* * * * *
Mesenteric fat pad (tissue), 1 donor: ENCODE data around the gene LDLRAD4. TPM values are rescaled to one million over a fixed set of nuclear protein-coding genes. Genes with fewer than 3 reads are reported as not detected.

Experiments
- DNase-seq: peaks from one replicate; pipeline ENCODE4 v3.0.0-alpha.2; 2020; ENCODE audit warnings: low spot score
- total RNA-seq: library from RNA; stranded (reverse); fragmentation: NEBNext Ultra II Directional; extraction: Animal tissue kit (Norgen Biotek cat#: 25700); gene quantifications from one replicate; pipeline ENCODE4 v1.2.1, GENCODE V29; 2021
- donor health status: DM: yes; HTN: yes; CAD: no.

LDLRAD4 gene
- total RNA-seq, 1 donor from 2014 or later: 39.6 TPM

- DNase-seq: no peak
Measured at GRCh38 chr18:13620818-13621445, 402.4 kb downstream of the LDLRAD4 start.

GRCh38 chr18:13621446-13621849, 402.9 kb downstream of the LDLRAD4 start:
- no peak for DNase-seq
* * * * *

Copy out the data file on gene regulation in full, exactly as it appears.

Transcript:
Mesenteric fat pad (tissue), 1 donor: ENCODE data around the gene LDLRAD4. TPM values are rescaled to one million over a fixed set of nuclear protein-coding genes. Genes with fewer than 3 reads are reported as not detected.

Experiments
- DNase-seq: peaks from one replicate; pipeline ENCODE4 v3.0.0-alpha.2; 2020; ENCODE audit warnings: low spot score
- total RNA-seq: library from RNA; stranded (reverse); fragmentation: NEBNext Ultra II Directional; extraction: Animal tissue kit (Norgen Biotek cat#: 25700); gene quantifications from one replicate; pipeline ENCODE4 v1.2.1, GENCODE V29; 2021
- donor health status: DM: yes; HTN: yes; CAD: no.

LDLRAD4 gene
- total RNA-seq, 1 donor from 2014 or later: 39.6 TPM

- DNase-seq: no peak
Measured at GRCh38 chr18:13620818-13621445, 402.4 kb downstream of the LDLRAD4 start.

GRCh38 chr18:13621446-13621849, 402.9 kb downstream of the LDLRAD4 start:
- no peak for DNase-seq